If you’re looking for the next outdoor activity to get your blood racing and heart pounding, look no further than kitesurfing. Also referred to as kiteboarding, it harnesses the power of the elements as the wind pulls your kite, allowing you to power along the waves. Plus, there’s the added bonus of spending your resting time, sitting on some of the most beautiful beaches on the planet.
It may sound slightly overwhelming and perhaps you might question if you can do it, but the good news is that anyone can kitesurf. You don’t have to be the next top physique model to partake, quite the contrary. As long as you are mobile, you will be able to learn, no matter if you’re 16 or 60.
Unlike some sports or activities where you can work things out through basic trial and error, to learn kitesurfing, you’ll need good professional instruction. Not only is this for your own safety, but also that of other members of the public. It can be a wild ride if you don’t know how to handle a kite properly.
With all that said, the main question is what can you expect when learning how to kitesurf? There’s plenty of new jargon that you’ll discover, ideas and responsibilities that will offer fresh insight into how you participate, but read on and you’ll discover it can be smooth sailing… or rather surfing as you dip your toes into the world of kiteboarding.
First, find yourself an IKO (International Kiteboarding Organization) certified instructor. Training is broken into three parts each combining theory and practical elements.
Training-Controlling the Kite
This takes place on land, involving both theory and practical elements.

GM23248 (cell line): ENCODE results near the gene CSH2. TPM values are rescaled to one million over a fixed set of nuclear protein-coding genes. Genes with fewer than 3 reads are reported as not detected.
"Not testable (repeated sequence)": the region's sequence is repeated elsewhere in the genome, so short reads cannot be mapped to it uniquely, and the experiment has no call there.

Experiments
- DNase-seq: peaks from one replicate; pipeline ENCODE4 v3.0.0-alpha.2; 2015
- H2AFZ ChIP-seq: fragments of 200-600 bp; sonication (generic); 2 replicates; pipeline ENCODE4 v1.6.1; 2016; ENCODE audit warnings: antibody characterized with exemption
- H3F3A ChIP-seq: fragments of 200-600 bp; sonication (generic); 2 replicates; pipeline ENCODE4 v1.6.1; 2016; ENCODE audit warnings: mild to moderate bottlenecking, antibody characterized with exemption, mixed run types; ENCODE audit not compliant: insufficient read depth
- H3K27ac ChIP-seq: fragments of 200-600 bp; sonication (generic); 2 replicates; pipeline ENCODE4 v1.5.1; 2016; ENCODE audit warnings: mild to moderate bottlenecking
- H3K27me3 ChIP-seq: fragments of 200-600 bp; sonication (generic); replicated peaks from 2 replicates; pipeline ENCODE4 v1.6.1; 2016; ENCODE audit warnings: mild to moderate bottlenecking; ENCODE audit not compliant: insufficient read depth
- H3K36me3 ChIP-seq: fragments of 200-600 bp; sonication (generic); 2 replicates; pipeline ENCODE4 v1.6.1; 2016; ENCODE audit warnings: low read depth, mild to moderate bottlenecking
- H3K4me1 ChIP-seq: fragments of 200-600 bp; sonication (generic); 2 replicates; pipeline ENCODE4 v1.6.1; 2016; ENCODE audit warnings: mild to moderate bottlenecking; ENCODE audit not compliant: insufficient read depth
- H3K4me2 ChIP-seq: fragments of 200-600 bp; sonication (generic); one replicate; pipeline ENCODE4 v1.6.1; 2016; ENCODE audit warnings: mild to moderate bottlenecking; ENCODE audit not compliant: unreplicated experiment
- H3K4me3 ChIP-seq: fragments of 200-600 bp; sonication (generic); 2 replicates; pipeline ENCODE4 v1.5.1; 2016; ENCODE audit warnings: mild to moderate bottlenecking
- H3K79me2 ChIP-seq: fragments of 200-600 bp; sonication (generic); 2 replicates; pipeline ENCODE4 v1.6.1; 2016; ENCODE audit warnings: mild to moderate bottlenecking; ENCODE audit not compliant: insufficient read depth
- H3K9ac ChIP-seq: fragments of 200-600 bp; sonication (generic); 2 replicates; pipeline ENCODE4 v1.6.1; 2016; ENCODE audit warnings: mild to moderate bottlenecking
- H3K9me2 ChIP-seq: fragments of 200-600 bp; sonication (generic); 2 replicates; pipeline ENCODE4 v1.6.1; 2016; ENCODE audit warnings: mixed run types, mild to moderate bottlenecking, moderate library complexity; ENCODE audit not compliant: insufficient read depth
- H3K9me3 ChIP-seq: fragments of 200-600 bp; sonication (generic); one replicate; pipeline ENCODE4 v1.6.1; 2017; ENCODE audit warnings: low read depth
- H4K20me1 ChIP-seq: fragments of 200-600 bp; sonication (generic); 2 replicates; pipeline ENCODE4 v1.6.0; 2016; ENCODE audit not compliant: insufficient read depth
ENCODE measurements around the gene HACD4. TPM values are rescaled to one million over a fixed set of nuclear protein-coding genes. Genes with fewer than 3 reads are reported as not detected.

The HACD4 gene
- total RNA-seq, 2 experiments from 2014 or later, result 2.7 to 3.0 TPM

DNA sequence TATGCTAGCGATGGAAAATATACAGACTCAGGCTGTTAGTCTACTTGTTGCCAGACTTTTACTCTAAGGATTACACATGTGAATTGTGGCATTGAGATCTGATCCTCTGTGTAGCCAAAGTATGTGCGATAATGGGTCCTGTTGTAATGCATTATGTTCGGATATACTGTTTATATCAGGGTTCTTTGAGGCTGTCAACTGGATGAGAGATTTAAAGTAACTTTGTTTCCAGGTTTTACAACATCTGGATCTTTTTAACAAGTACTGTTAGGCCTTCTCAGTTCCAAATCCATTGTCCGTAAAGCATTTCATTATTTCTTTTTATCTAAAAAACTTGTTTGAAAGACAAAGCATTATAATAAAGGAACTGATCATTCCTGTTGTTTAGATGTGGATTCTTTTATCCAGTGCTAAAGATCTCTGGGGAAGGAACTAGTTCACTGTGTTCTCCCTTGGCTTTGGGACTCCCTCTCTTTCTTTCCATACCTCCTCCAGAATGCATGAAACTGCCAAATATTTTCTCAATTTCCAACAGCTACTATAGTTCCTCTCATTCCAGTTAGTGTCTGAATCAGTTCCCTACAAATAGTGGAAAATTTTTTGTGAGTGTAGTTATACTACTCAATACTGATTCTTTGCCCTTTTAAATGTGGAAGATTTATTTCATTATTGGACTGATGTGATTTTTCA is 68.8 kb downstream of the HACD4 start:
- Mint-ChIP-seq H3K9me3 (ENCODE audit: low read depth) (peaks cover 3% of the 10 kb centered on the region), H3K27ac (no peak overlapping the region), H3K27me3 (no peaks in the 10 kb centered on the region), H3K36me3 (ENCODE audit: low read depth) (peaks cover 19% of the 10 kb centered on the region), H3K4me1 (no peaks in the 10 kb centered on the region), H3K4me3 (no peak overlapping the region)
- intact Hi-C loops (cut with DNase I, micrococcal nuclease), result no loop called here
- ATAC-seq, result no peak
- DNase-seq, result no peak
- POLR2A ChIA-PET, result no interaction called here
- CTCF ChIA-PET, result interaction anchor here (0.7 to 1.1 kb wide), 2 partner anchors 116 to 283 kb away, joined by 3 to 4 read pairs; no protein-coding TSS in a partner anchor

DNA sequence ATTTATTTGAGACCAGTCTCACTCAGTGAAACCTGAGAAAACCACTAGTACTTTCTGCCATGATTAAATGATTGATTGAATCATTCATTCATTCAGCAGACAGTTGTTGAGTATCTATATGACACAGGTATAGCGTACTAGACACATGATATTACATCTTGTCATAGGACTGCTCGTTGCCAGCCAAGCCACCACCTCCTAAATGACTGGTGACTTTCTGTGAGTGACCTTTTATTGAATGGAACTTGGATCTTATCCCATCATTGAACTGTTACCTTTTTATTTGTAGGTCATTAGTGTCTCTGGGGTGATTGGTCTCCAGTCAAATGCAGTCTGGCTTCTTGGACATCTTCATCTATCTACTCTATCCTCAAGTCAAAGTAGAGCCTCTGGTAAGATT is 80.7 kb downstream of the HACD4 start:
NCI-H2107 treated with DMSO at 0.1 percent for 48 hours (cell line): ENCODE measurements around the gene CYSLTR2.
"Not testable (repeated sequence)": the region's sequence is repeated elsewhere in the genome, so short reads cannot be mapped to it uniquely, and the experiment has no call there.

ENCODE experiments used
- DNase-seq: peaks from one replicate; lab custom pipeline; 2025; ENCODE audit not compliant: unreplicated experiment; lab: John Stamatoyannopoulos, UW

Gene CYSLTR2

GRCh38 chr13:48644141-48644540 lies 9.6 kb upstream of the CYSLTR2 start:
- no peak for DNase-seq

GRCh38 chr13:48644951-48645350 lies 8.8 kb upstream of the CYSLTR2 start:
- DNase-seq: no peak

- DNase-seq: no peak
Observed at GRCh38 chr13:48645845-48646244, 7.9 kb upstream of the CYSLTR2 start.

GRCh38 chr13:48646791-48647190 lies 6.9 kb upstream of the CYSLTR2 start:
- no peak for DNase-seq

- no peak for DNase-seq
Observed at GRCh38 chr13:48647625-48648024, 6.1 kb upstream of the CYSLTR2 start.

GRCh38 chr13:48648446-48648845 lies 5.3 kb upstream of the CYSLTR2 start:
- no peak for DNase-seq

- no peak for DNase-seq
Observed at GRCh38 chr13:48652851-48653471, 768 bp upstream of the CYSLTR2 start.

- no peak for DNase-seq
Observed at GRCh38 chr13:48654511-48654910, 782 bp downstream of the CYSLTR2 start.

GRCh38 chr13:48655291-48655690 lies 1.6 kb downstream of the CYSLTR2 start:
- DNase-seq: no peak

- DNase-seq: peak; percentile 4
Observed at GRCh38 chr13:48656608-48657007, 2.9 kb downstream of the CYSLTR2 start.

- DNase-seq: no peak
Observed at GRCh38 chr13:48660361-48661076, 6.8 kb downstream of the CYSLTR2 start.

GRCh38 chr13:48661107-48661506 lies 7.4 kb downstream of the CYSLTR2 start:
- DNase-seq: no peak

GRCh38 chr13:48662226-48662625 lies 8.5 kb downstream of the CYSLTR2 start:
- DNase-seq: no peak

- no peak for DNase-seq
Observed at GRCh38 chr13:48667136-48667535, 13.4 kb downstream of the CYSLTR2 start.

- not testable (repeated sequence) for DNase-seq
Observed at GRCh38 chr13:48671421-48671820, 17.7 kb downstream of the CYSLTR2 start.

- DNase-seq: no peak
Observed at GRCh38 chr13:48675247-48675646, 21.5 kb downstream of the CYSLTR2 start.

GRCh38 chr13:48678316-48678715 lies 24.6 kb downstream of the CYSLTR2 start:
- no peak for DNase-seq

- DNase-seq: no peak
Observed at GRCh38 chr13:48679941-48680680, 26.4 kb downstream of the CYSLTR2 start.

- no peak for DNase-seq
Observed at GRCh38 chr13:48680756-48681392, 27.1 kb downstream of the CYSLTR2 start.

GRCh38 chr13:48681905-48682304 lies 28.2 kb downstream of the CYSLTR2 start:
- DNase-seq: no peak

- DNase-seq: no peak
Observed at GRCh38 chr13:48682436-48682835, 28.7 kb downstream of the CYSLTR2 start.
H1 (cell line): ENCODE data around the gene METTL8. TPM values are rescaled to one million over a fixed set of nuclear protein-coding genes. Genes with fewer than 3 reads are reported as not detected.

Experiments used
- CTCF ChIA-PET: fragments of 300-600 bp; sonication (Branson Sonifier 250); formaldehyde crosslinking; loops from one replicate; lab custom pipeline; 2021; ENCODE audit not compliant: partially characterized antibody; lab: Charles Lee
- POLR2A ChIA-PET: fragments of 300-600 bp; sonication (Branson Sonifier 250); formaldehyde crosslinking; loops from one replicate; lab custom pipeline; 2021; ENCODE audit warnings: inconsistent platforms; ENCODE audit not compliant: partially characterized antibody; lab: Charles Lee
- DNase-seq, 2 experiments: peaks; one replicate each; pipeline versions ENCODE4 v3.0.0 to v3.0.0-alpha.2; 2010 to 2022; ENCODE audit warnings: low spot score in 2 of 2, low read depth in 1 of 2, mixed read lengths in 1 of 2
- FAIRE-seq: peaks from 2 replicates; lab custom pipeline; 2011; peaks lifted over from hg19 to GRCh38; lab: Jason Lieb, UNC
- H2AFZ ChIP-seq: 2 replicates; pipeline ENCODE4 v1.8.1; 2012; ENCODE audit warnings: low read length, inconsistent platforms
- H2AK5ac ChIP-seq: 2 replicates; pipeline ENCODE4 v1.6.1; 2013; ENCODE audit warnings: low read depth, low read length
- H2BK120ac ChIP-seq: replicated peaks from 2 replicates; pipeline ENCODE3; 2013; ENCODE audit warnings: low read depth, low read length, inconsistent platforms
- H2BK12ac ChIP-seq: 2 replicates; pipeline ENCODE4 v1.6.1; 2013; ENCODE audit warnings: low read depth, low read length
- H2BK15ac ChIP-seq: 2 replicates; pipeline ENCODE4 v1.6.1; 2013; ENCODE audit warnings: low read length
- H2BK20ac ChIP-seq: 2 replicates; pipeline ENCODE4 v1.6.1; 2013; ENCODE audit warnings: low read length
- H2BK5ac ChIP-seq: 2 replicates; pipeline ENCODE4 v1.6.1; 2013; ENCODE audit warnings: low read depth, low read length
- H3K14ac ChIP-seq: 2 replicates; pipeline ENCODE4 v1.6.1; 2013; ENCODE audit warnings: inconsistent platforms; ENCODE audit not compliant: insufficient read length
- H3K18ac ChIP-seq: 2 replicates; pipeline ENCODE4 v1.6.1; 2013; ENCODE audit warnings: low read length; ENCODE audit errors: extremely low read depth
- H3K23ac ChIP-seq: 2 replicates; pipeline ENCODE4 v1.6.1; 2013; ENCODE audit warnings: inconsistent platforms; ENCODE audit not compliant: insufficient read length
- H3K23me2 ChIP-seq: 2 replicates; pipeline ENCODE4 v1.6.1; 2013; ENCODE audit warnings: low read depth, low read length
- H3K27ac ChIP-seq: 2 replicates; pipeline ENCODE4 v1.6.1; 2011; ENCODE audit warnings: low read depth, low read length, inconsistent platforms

It’s all about determining how the wind works and various weather patterns in conjunction with how to launch and fly the kite. You’ll start with a smaller trainer kite which is a replica of the larger models. After playing around with the trainer kite in light winds, you’ll get the “feel” of the wind and how to control it. The more you practice, the easier it gets.
Training-Entering the Water
Moving on, the intermediate course again follows with some theory and some beach work, but mostly practical activity takes place in the water whereby you will learn how to safely enter and exit the sea whilst controlling a kite. Also included is a further in-depth look at choosing the correct equipment (more on that later).
Training-Controlling the Board
Finally, the ultimate stage is mainly centered around controlling the board and your riding skills. This is where you’ll learn how to be consistent in riding both directions, changing course without stopping and riding with other people around.
There’s a pretty steep learning curve at first, and it can be frustrating when starting out… (If you’ve wakeboarded before, you’ll find it much easier) but perseverance and good instruction will see you fast becoming one of the many who can proficiently take part in this fun sport.
Where to Kitesurf
Where in the world are the best beaches to take part in kitesurfing? As the sport expands in popularity, so too are the surf spots where you can enjoy it.